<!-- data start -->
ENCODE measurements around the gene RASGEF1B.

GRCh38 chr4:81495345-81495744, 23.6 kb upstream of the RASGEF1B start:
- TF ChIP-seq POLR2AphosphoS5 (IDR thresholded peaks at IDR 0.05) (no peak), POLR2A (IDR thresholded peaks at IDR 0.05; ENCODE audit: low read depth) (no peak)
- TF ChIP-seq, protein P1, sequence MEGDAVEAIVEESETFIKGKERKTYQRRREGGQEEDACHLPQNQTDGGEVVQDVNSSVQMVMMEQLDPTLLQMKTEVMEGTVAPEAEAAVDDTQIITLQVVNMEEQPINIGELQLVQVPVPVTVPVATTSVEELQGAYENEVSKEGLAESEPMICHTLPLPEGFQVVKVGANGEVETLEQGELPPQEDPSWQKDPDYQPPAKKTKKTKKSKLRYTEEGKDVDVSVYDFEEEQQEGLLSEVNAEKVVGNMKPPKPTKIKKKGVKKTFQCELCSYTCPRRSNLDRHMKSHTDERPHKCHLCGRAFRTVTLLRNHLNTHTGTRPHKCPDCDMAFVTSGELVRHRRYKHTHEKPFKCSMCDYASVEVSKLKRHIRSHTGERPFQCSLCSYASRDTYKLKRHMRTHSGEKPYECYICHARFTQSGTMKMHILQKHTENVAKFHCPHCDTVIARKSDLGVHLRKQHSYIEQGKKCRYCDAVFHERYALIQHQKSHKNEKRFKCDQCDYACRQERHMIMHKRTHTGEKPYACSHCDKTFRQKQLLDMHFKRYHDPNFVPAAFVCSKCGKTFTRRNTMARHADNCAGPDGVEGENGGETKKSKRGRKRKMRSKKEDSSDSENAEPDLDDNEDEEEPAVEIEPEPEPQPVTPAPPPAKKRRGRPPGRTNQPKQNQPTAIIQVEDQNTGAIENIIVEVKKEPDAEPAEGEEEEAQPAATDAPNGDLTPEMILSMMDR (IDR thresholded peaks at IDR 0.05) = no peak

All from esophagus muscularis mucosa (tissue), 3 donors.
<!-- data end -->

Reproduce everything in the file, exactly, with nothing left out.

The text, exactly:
ENCODE measurements around the gene RASGEF1B.

GRCh38 chr4:81495345-81495744, 23.6 kb upstream of the RASGEF1B start:
- TF ChIP-seq POLR2AphosphoS5 (IDR thresholded peaks at IDR 0.05) (no peak), POLR2A (IDR thresholded peaks at IDR 0.05; ENCODE audit: low read depth) (no peak)
- TF ChIP-seq, protein P1, sequence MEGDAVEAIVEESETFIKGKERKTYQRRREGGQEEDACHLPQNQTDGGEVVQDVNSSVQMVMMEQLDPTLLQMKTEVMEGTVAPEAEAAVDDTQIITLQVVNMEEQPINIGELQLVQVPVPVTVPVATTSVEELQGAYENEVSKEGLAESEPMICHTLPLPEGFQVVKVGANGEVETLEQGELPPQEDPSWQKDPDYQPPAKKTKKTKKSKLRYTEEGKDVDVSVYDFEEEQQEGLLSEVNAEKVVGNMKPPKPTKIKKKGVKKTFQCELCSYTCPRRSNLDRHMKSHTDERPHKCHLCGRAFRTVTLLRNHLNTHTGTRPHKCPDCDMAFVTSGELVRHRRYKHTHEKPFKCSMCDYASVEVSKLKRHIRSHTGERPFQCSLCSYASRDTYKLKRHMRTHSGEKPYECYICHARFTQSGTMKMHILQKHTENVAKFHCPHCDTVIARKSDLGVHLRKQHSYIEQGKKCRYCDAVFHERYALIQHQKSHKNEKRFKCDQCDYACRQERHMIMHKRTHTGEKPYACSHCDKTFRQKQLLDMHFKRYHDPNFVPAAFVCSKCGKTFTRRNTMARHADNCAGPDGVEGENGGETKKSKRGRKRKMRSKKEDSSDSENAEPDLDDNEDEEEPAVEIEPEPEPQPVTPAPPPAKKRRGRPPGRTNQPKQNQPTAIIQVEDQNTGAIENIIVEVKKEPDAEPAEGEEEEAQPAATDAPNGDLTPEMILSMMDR (IDR thresholded peaks at IDR 0.05) = no peak

All from esophagus muscularis mucosa (tissue), 3 donors.